In My Head

by Pamela Painter

I’m in the passenger seat cause my husband says I don’t drive fast enough for his ‘haste.’ Automatically, my mind replaces “haste” with “taste,” but I let it go, where once I might have found it amusing, once I might have smiled. Suze and Jimmy are in the back squabbling over goldfish, throwing things out the window, and generally reacting to the tension in the front seat . My husband is telling me once again that I live too much in my head. I could tell him it’s more interesting in there by far, but I’m not yet ready to move the kids and me to a squalid apartment with no grass, swings or playground in sight, the washer and dryer ten floors below in a dangerous basement, and me doing check-out at Stop and Shop. We’re on our way to spend a week at my mother’s home, one hundred yards back from a cliff overlooking Lake Erie’s rocky beaches and treacherous tides. My parents never learned to swim. I never learned to swim, so how I’m expected to get the kids back-stroking or treading water is a mystery to me. We’ll only stay three, maybe four days and leave early, like we always do. My mother will wave, dry-eyed, beside her cottage because she wishes I’d married someone else. She doesn’t have any other man in mind, just not the man who is driving us too fast to her place right now. I was young and he swore that after Suze was born we’d enroll in community college together. He said he’d carry my books. It’s a conversation he refuses to remember. When I bring it up he recalls how my long legs looked in the moonlight, how you can’t get high grade weed these days. My husband wants to talk but he doesn’t have anything to talk about except how the muffler business is going to the hogs. ‘Hogs’ is on purpose and I’m supposed to laugh or at least smile, like when he says ‘where there’s smoke there’s another sire.’ He hasn’t said that for a while, ever since I hauled the family photograph album. Jimmy is the spitting image of my father, but you try and tell that to my husband. And here it comes “You’re living in your head again,” he says, right on time.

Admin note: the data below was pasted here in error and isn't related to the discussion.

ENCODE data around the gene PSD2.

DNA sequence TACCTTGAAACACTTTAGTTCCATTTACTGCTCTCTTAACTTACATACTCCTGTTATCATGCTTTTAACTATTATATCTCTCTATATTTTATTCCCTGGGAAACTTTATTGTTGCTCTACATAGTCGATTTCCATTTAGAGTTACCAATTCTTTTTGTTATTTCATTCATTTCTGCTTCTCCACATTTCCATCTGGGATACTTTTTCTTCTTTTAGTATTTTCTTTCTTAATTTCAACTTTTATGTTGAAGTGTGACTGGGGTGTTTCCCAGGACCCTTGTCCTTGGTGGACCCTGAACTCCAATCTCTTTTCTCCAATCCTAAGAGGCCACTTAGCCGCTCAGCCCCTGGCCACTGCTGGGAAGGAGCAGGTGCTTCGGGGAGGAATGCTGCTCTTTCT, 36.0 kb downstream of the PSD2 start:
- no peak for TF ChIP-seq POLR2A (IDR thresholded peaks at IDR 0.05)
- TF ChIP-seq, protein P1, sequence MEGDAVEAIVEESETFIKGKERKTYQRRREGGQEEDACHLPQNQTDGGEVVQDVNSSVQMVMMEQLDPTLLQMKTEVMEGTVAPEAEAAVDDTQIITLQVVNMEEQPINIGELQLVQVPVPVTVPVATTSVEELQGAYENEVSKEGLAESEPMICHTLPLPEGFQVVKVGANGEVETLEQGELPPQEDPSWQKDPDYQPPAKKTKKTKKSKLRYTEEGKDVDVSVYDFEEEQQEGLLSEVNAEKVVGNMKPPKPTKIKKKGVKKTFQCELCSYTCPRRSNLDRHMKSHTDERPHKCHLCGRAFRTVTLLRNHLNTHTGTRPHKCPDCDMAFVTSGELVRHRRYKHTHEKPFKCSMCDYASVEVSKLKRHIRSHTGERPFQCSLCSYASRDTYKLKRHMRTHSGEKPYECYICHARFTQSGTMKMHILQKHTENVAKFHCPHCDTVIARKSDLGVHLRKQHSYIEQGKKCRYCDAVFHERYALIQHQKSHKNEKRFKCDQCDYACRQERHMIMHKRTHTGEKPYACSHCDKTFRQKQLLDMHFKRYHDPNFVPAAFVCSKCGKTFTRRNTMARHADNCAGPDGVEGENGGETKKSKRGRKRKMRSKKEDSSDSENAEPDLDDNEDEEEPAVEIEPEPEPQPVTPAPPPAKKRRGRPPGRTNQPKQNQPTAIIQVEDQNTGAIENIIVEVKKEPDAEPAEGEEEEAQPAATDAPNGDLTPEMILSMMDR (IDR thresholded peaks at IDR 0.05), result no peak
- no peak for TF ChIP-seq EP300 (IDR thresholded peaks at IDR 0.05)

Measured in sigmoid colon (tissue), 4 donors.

But this time I’m ready. I consult my tiny black moleskin notebook like Hemingway was said to use. Just this morning I made a list of things to talk about: Suze’s teacher’s classroom menagerie, Jimmy’s front teeth, a new recipe for turkey stuffing, mice in the walls, my A paper in my lit class at Community, which when the time comes I decide to skip, just like I ignore my more important, though unwritten list with items like graduation, custody, and divorce, instead I tell him and the kids to look, look at the gloriously garish colors of the fall trees zipping by. “Garish” he says, like it’s a bitter—and here I do smile—a bitter hill.

PAMELA PAINTER has written two story collections, the award-winning Getting to Know the Weather and The Long and Short of It, and is co-author of What If? Writing Exercises for Fiction Writers. Her stories have appeared in The Atlantic, Harper’s, Kenyon Review, Ploughshares, Quick Fiction, Sudden Fiction, Flash Fiction, and Microfiction, among others. She has won three Pushcart Prizes, an NEA, and Agni Review’s John Cheever Award for Fiction. Painter teaches in the MFA Program at Emerson College in Boston. Her new collection of very short stories, Wouldn’t You Like to Know, was published by Carnegie Mellon in 2010.

“You’re living in [his/her] head again.” Sounds a bit to me like something a writing teacher might say to a student. We want to be in the heads of our characters, but then again, spend too much time writing thought and we’ll lose our hold on the story, its physical movement. How did you think about balancing thought and everything else, all that other matter, while you were writing “In My Head”? You are right, a story has to have showing and telling. And one of the special things about fiction as an art form is that the reader can know what a character is thinking–the telling. This isn’t quite true of music, art, dance. In one of his TED lectures, the psychologist Stephen Pinker asks “How do we know what it means to be human?” His answer: “Anthropology, biology, psychology and fiction.” In the case of my story, the wife prefers living in her head rather than dealing with a failing marriage. And she “tells” the reader just that.


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